Ward's Book of Days.
Pages of interesting anniversaries.
What happened on this day in history.
On this day in history in 1478, died George, Duke of Clarence.
Clarence was a royal prince of the House of York who plotted with the Lancastrians against his brother, King Edward IV, and was assassinated by drowning in a butt of malmsey wine.
George of Clarence was the second son of Richard, Duke of York, claimant to the throne of England. Richard fought a series of battles with king Henry VI, in the Wars of The Roses, but was eventually defeated and killed in battle. His elder son, Edward, carried on the conflict, deposing Henry VI, and proclaiming himself king Edward IV in 1461.
The new king elevated his brother, George, to the title of Duke of Clarence, but the young duke conspired with Richard Neville, earl of Warwick, against Edward. Clarence married Warwick’s daughter, Isabel, forming an alliance and the two conspirators raised a force in the North and led an uprising against Edward, deposing him from the throne in 1470. They restored the ineffectual, and by now insane, monarch Henry VI to the throne, using him as a puppet king while they had power over the kingdom.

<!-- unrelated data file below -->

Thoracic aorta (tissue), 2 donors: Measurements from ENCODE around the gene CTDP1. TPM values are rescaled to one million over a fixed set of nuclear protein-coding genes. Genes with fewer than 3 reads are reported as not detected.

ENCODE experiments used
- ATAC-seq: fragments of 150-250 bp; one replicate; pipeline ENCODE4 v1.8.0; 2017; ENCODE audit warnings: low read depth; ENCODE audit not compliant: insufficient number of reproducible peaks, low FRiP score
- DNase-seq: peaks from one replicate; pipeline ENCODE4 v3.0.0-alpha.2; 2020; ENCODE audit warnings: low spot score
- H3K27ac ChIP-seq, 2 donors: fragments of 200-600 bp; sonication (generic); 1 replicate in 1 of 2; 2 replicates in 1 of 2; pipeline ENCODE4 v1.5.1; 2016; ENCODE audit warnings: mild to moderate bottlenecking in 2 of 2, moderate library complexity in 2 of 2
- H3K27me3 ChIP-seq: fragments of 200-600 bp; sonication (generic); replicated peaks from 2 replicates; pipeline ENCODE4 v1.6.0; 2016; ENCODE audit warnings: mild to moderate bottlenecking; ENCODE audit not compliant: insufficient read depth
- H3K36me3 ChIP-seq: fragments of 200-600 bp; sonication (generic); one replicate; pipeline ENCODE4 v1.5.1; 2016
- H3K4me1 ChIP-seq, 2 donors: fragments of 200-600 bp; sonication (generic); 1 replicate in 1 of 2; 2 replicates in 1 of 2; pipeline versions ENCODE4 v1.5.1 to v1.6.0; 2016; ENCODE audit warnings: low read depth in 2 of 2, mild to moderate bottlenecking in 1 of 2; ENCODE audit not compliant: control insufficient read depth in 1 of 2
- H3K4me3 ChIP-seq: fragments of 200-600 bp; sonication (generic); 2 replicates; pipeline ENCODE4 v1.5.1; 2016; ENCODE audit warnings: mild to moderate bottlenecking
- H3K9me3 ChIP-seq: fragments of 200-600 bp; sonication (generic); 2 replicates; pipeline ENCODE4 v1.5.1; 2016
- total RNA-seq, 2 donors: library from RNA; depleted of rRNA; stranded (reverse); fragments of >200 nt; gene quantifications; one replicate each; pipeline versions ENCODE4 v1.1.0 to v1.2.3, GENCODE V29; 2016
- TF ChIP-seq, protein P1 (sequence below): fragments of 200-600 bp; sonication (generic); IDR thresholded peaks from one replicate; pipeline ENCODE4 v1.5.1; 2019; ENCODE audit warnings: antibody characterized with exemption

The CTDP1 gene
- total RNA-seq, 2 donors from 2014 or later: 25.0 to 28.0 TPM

But Clarence soon became embittered with Warwick’s government and reconciled himself with his brother, fighting another series of battles, deposing Henry VI and restoring Edward to the throne once more in 1471.
But Edward, now restored to the throne, did not trust his younger brother. He suspected that he was plotting against him again and had him thrown into the Tower. Edward complained to Parliament that Clarence had been preparing yet another rebellion and Parliament passed a ‘Bill of Attainder’ sentencing Clarence to death by beheading.
The circumstances of Clarence’s death are unclear. Some say that he was beheaded secretly, some say that he was murdered by his younger and more ambitious brother, Richard of Gloucester, later Richard III, but the most prevalent rumour was that he had been despatched by drowning in a in a butt of malmsey wine. A body, supposedly that of Clarence, was later exhumed from the Tower, but the corpse was intact complete with head, and was buried as Clarence in Tewksbury Abbey. [Church Street, Tewksbury, Gloucester, GL20 5RZ]
Edward IV died mysteriously in 1483, and was succeeded by his son, Edward V, who was deposed and murdered by the third brother, Richard III.
For other unusual royal deaths see 24th March.
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